105bhp 1.9-litre turbodiesel will struggle when car is loaded
Octavia's styling won't set your pulse racing, but it offers loads of space for little cash
Load area is 1620-litres with seats down
Xenon headlights are optional
Cabin is cleanly styled and well made, if a little dull
Rear passengers get plenty of room
There was a point on the launch of the new Skoda Octavia estate, somewhere between negotiating the Czech Republic’s snow-dusted roads and cowering in the Octavia’s interior from the icy wind back at the hotel car park, that I realised this could be the only car you ever need. And while a quick glance at the pictures on these pages might not be enough to set your adrenaline flowing, there’s a lot more to it than just the looks.
There was an estate version of the previous Octavia of course, and it was a fine example of the formula that has really worked for Skoda in recent years, majoring on space, quality and an attractive price. The new car retains these qualities, but adds a dose of restrained design, more sophisticated engineering and a higher perception of quality – particularly inside. It is, we are told, an example of ‘simply clever’, Skoda’s new brand tag-line. A touch smug maybe, but an indication of the kind of practical, informed and intelligent buyer Skoda believes is attracted to its cars.
The estate line-up varies slightly from the hatch’s, in that there’s no entry level 1.4-litre model. Instead, the range kicks off with the Classic 1.6, a more powerful version of which is available in the mid-range Ambiente trim, and features VW’s fuel-efficient FSI direct injection system. There’s also a 2.0-litre 150bhp FSI engine – the same output as the old car’s range topping 1.8 turbo motor (vRS excluded). And there’s a pair of diesel engines: the venerable VW 1.9-litre with a fairly tame 105bhp, and a new twin-cam 2.0-litre with 138bhp and 236lb ft of torque. This is probably the quickest variant available, at least until a 2.0-litre turbo petrol engine arrives in a vRS model.
For the heartland Octavia estate experience, and with due consideration to load lugging, it’s the 1.9 TDi that we’ve driven here. On the positive side, it supplies all the motive force the ‘simply clever’ driver could ever need. The diesel’s characteristic rush of torque is present, despite the lower output, which makes the Octavia feel responsive and biddable in traffic and able to pull through the five long gears with comparative ease. And Skoda quotes a combined fuel economy figure of 53.3mpg, which is outstanding for a large, practical car. What it doesn’t feel is anything remotely approaching fast, and while that might seem irrelevant in a car such as this, it could make a difference if you carry a car-load of people or use your Octavia to tow. Our guess is that the 1.9-litre motor would feel a little underpowered trying to lug such a weight – especially up hills – and that 2.0-litre TDi would perform much better.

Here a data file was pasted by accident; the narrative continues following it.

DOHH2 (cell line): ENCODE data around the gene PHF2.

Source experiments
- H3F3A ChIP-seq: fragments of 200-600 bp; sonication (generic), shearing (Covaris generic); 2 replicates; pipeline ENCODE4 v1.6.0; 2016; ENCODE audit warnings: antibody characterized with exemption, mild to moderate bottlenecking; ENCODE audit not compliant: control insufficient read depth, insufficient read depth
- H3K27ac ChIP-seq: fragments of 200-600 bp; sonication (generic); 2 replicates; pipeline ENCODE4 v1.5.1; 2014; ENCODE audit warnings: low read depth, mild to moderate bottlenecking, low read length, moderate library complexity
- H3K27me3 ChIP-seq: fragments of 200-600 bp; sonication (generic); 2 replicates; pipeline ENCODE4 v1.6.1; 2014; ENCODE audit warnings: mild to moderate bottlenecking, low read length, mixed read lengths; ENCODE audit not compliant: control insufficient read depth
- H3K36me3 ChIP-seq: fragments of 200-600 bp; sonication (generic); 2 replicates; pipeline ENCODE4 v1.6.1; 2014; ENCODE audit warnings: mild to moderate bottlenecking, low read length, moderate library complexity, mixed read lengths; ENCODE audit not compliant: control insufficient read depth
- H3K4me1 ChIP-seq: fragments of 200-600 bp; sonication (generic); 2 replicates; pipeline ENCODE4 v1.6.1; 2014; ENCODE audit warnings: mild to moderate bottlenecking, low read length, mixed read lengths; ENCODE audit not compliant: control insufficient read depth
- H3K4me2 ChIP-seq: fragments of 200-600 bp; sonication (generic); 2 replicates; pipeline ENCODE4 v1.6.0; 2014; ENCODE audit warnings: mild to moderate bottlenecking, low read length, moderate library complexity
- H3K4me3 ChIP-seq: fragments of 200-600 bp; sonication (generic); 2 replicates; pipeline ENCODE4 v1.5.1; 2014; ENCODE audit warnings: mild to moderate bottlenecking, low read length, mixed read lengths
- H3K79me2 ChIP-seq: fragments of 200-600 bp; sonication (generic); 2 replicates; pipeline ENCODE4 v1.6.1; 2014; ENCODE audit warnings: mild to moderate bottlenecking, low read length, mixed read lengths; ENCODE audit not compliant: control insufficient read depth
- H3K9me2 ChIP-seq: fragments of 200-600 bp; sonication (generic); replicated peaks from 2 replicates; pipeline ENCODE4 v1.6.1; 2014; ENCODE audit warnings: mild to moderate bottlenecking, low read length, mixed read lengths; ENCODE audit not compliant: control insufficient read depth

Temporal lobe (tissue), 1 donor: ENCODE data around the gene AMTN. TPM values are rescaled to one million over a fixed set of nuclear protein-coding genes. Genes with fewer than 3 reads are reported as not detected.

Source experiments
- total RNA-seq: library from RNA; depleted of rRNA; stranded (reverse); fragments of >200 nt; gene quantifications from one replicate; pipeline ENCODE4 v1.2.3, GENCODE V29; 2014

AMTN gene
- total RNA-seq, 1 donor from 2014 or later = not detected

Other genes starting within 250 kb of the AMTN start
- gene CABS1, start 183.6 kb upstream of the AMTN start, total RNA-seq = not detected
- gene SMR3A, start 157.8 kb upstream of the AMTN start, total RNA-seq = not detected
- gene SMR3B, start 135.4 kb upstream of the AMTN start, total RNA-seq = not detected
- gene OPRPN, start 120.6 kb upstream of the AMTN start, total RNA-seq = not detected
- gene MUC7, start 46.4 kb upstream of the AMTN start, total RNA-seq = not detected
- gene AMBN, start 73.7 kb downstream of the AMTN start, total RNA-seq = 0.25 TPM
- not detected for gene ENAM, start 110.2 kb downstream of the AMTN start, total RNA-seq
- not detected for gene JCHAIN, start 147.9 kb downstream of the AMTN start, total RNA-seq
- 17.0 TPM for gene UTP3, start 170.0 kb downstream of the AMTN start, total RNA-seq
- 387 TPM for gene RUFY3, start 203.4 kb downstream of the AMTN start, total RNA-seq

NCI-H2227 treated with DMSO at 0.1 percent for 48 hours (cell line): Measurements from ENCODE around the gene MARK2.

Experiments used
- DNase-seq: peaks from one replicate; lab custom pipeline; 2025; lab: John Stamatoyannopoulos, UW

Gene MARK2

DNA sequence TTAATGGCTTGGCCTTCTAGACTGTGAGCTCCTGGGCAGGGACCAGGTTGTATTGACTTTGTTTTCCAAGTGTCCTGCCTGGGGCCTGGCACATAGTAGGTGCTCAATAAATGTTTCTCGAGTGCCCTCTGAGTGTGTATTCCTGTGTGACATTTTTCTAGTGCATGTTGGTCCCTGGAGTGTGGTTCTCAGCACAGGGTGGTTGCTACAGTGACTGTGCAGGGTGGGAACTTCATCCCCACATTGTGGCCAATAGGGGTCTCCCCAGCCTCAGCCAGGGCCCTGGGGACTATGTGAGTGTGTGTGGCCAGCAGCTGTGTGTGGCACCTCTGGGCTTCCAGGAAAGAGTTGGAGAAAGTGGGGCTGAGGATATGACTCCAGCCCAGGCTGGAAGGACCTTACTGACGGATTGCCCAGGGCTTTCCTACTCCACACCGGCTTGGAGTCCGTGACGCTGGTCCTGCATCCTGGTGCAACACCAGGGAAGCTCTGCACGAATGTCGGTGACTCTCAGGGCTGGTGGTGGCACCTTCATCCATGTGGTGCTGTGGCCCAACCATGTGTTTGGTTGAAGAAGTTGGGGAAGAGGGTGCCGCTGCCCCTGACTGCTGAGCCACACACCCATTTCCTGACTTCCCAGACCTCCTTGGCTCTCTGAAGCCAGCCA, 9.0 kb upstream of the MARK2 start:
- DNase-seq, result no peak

As a driving experience, it probably wouldn’t matter if the Octavia fluffed the finer points of ride, handling and body control, considering the kind of driving it will typically be subjected to. Yet it doesn’t bodge the driving experience in the slightest. As we said back in our road test of the hatchback (29 June), this is a chassis of sophistication and control that never gets flustered. Independent rear suspension helps the car ride with a real fluidity over bumps, and while the Octavia isn’t really very sporty, its poise, light and accurate steering and excellent body control mean that it’s a relaxing yet pleasing drive. There’s the same quiet ease to the gearshift and sadly, the same slightly over-sharp brakes. But driving this car is something you don’t really think about. And that’s a compliment.
What this car still has at its core is space and value for money. The former is obvious, with a massive boot volume of 580 litres. Stand behind the Octavia and the load space appears huge, even more so when you fold down the split rear seats to give 1620 litres. Only in Elegance trim does the Octavia get a flat load area, thanks to a higher boot floor that doubles as a storage box – it’s not available on lower-specced cars. There’s a useful assortment of hooks and luggage fasteners though, and a luggage cover that retracts at the press of a button. Like the hatch, there’s plenty of room in the front and rear of the passenger compartment, and it’s an interior of restrained elegance, with its high-quality plastics, quality switchgear and the supportive seats.
But the Skoda’s main battle weapon is still value for money. At around £700 more than the hatchback model for model, diesel estate ownership starts for a barely believable £13,480 for the 1.9TDi Classic. That’s a lot of car for the money. Sure, you’ll have to wind the windows down yourself, and without air conditioning keep them down in the summer, but even so, it’s great value. At £14,500 the Ambiente adds air-con and electric windows, and is the one to go for unless money is really tight. Items such as anti-lock brakes and four airbags are all standard (curtain bags are still only an option) and there’s always the top-spec Elegance model or a long list of extras such as sat-nav and xenon lights.
So think about it. Here is a car that will carry most things you’ll ever need to carry, is frugal, classless, comfortable and is really a VW in disguise, all for a bargain price. Every car you could ever need, except you’re an Autocar reader, in which case the lack of any excitement or emotional involvement might be a bit of a problem. That’ll require something low and fast in the garage in addition; something usually frail and troublesome. But then there’s always the Skoda to rely on.